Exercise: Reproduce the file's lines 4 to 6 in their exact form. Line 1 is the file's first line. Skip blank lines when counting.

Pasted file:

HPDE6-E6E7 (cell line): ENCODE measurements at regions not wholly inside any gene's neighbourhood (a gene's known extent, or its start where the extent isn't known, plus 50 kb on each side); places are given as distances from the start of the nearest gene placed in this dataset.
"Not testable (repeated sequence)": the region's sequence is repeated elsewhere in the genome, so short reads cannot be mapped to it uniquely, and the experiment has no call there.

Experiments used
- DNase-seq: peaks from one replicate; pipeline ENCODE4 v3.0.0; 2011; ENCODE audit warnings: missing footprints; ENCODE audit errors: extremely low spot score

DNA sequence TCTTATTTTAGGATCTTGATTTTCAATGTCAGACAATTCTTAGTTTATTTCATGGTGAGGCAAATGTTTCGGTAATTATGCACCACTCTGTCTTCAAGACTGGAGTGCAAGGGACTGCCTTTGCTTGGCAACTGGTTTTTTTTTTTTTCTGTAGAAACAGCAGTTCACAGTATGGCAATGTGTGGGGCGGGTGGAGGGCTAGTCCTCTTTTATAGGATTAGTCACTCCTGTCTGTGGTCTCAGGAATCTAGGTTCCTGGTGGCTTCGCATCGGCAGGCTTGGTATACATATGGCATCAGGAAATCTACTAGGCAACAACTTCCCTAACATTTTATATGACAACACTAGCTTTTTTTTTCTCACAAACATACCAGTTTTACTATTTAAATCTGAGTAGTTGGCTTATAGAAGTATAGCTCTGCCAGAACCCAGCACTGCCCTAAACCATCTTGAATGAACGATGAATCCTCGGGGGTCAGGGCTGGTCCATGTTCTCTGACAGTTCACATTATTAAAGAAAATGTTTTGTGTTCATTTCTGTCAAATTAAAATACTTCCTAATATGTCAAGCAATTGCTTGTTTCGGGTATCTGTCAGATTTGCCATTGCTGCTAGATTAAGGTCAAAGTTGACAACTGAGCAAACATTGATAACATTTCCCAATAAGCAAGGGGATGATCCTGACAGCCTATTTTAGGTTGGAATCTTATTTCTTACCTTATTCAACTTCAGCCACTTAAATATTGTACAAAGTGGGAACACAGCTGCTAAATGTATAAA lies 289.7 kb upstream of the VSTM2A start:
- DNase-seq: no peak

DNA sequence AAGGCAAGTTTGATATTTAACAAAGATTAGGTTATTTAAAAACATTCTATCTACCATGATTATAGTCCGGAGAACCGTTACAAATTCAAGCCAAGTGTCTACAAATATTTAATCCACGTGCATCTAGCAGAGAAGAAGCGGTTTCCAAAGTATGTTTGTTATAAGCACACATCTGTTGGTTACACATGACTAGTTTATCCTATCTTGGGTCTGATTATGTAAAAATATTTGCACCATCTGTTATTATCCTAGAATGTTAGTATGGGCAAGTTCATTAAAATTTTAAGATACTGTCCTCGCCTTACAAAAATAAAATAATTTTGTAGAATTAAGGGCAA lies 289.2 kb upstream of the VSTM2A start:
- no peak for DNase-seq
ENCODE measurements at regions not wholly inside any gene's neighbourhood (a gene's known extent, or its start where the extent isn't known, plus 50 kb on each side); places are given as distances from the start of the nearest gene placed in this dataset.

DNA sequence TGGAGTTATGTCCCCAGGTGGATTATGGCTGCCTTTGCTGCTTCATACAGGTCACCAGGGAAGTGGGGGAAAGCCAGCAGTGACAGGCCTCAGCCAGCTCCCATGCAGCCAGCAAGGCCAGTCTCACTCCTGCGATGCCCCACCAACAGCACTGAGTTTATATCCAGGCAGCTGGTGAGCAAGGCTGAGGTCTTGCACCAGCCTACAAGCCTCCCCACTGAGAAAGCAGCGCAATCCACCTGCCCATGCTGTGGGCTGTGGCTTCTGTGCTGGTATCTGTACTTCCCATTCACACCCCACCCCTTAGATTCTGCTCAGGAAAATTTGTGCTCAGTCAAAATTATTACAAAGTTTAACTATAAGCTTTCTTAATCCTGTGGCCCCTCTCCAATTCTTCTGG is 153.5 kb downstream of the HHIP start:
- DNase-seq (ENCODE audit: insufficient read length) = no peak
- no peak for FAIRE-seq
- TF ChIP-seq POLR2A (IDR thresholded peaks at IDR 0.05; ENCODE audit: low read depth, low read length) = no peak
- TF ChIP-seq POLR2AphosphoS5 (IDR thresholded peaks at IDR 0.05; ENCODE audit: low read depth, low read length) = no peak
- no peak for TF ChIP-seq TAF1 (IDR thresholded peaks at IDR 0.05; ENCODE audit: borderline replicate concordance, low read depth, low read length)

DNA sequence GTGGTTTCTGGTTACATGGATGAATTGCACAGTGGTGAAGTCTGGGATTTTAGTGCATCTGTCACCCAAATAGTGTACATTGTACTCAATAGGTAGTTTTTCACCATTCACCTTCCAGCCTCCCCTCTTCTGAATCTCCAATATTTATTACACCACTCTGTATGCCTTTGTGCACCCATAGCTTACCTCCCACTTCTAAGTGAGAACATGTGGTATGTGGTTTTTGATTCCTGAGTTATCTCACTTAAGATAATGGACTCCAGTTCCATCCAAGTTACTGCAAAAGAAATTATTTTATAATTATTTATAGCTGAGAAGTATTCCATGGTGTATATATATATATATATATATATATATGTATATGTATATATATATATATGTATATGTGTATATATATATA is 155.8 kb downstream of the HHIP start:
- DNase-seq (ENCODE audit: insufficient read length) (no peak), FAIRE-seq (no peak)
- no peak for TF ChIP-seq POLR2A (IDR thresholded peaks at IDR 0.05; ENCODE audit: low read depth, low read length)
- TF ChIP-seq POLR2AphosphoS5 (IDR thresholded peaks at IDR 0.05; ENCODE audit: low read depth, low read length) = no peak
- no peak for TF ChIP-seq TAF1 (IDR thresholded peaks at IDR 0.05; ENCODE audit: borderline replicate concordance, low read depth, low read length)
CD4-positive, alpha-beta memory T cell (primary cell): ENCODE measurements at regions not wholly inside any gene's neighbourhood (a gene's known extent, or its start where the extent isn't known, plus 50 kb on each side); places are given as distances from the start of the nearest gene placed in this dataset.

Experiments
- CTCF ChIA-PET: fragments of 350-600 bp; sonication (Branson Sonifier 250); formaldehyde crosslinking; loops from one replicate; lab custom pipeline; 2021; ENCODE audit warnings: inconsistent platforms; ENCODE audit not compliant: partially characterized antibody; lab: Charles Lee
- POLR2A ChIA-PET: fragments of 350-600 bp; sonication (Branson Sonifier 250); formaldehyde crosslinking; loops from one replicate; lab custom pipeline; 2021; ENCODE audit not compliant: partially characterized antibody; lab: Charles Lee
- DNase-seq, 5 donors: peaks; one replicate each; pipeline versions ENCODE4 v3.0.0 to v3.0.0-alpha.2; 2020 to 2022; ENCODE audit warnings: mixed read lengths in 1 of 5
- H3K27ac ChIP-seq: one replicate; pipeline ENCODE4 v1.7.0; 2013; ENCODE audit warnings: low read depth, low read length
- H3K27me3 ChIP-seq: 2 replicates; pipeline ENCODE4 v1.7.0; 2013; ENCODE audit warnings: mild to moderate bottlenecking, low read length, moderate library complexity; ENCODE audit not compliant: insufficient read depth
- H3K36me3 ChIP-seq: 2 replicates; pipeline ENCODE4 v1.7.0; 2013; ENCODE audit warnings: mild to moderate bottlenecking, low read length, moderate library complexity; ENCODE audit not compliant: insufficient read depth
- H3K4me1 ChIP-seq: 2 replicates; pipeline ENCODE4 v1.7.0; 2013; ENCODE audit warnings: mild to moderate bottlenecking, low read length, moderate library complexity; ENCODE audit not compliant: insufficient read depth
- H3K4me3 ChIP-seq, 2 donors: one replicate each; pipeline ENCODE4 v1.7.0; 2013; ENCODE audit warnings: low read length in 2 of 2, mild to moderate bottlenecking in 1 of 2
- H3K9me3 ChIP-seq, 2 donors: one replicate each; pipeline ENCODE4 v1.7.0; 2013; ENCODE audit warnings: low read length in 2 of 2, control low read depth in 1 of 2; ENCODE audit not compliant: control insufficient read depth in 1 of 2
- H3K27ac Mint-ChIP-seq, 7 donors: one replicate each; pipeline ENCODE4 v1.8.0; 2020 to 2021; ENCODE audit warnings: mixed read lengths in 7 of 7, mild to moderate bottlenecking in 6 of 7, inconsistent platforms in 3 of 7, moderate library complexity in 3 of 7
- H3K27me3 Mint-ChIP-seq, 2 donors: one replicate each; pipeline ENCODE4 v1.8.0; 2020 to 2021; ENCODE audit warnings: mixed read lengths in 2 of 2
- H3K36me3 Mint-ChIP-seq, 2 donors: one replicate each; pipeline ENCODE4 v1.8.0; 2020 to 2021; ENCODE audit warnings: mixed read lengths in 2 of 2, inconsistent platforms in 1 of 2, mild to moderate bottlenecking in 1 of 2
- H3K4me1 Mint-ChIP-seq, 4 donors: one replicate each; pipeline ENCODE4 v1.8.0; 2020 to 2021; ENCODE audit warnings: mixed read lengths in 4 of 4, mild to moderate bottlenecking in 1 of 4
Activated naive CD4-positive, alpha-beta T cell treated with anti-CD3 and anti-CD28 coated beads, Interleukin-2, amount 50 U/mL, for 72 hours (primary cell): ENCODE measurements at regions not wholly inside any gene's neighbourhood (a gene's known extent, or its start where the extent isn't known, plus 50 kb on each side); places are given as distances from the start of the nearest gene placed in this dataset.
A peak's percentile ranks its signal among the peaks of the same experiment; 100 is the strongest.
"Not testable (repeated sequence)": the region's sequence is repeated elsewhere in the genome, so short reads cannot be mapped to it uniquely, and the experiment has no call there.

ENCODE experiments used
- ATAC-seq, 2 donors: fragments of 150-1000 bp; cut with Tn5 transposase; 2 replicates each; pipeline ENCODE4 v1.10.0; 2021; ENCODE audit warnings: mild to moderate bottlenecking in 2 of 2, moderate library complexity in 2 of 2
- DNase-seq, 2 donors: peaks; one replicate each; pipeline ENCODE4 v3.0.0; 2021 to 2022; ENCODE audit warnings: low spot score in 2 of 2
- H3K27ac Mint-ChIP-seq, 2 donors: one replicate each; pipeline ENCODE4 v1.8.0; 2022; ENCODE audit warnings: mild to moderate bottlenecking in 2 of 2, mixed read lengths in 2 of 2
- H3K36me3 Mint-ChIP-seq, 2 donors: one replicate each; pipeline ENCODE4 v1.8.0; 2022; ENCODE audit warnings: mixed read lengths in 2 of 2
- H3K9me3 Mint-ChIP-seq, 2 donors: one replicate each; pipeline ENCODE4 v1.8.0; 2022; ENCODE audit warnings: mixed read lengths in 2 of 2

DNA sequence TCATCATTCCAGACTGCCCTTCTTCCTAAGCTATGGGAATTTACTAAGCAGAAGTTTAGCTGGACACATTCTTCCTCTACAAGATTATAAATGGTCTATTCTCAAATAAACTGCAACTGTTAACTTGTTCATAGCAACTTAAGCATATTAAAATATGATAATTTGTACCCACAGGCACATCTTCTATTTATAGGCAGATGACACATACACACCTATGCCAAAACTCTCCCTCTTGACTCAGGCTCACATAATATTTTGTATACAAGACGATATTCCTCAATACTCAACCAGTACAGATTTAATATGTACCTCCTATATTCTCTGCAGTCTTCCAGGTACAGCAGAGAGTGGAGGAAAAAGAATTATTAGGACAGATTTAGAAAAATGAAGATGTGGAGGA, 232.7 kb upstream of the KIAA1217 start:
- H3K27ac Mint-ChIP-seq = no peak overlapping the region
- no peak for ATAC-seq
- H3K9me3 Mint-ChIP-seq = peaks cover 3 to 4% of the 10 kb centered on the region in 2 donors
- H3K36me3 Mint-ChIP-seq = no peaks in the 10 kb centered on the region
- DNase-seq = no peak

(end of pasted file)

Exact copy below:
- DNase-seq: peaks from one replicate; pipeline ENCODE4 v3.0.0; 2011; ENCODE audit warnings: missing footprints; ENCODE audit errors: extremely low spot score

DNA sequence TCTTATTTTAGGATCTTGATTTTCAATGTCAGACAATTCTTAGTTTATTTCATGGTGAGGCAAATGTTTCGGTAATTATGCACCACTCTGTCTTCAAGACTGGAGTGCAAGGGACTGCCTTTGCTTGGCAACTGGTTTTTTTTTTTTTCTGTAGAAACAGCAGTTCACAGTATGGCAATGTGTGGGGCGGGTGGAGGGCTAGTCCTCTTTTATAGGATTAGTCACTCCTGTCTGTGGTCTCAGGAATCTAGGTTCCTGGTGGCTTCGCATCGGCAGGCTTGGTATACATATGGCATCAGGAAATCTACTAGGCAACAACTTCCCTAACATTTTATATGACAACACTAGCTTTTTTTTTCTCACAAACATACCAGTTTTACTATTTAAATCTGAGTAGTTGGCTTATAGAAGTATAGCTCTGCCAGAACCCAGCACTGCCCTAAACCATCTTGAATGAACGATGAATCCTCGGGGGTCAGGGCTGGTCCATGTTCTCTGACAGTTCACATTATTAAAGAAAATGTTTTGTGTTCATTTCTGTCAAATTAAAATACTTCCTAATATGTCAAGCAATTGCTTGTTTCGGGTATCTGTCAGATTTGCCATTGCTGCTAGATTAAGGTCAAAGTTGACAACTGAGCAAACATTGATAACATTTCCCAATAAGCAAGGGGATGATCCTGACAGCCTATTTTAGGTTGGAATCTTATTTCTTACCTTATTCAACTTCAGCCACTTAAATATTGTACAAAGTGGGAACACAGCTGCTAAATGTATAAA lies 289.7 kb upstream of the VSTM2A start:
- DNase-seq: no peak